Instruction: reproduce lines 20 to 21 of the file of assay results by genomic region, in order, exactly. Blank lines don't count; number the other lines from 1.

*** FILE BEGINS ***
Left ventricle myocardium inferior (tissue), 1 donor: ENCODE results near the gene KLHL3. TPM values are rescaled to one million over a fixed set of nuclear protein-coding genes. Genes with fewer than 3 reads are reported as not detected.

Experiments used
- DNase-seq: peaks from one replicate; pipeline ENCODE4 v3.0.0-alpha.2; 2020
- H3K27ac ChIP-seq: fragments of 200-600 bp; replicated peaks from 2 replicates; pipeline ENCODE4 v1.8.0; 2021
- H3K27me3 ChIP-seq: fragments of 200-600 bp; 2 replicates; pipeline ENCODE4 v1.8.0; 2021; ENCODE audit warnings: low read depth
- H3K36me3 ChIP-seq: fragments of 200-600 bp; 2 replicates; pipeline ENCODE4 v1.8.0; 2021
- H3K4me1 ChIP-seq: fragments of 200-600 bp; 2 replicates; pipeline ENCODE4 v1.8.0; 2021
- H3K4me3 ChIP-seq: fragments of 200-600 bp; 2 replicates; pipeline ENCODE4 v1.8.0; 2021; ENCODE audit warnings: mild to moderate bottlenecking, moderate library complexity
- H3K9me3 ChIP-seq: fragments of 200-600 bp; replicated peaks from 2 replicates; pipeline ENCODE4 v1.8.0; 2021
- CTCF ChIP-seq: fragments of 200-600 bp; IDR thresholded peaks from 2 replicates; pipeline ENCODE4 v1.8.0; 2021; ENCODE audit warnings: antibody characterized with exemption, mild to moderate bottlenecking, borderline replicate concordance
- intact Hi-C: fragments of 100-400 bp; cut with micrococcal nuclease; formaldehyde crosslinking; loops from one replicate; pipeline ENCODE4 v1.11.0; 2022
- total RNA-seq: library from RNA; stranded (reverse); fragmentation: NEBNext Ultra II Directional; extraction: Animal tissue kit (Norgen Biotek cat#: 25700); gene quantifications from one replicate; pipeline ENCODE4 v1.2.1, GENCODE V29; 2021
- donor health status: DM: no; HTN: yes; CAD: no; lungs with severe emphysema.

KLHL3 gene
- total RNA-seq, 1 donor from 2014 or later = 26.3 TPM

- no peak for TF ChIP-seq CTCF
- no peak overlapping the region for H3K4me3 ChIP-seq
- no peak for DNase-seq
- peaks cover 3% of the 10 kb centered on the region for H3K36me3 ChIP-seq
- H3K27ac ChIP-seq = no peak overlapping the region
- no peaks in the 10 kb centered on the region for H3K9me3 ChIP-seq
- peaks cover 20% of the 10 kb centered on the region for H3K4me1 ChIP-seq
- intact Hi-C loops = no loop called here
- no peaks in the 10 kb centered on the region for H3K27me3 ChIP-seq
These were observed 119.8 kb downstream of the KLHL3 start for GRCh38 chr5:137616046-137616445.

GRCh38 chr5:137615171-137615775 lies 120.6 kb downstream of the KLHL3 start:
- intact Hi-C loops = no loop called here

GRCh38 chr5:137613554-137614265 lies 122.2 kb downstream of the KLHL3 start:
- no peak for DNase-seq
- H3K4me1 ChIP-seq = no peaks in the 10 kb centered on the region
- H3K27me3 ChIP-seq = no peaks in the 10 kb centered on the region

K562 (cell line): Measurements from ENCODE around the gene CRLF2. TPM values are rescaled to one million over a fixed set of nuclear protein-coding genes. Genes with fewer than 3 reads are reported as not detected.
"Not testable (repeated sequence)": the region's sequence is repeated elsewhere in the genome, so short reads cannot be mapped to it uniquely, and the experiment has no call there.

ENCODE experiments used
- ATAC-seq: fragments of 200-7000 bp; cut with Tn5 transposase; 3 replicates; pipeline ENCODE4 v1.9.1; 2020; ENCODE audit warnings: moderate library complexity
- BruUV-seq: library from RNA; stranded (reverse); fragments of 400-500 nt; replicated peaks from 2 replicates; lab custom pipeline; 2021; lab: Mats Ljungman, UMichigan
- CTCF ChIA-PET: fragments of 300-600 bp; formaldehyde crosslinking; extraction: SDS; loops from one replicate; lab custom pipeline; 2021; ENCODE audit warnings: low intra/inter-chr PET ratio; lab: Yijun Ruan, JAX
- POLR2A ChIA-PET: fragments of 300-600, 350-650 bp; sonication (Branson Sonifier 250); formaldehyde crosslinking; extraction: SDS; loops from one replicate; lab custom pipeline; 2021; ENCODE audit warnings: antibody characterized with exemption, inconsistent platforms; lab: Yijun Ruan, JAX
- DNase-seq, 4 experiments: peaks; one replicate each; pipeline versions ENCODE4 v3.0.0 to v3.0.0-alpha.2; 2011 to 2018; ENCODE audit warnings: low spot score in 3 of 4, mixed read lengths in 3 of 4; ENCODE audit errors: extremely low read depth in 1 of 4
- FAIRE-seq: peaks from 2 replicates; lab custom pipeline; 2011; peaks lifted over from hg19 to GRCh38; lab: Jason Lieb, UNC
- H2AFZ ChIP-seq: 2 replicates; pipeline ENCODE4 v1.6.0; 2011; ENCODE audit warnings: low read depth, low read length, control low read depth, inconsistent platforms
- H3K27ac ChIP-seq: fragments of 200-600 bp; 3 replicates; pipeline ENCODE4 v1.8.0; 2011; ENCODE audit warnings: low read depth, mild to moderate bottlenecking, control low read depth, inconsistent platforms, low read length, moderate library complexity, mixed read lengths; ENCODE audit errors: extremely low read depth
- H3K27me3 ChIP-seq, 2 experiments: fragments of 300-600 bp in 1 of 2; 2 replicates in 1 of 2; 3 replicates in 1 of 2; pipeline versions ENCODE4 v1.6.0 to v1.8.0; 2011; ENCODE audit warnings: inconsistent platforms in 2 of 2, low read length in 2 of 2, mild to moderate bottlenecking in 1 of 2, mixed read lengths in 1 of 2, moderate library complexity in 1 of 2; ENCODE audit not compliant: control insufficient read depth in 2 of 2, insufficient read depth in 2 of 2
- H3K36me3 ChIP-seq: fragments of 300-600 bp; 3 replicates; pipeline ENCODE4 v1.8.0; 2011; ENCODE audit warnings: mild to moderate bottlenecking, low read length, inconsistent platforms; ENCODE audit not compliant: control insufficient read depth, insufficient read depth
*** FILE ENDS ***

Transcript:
- H3K27ac ChIP-seq = no peak overlapping the region
- no peaks in the 10 kb centered on the region for H3K9me3 ChIP-seq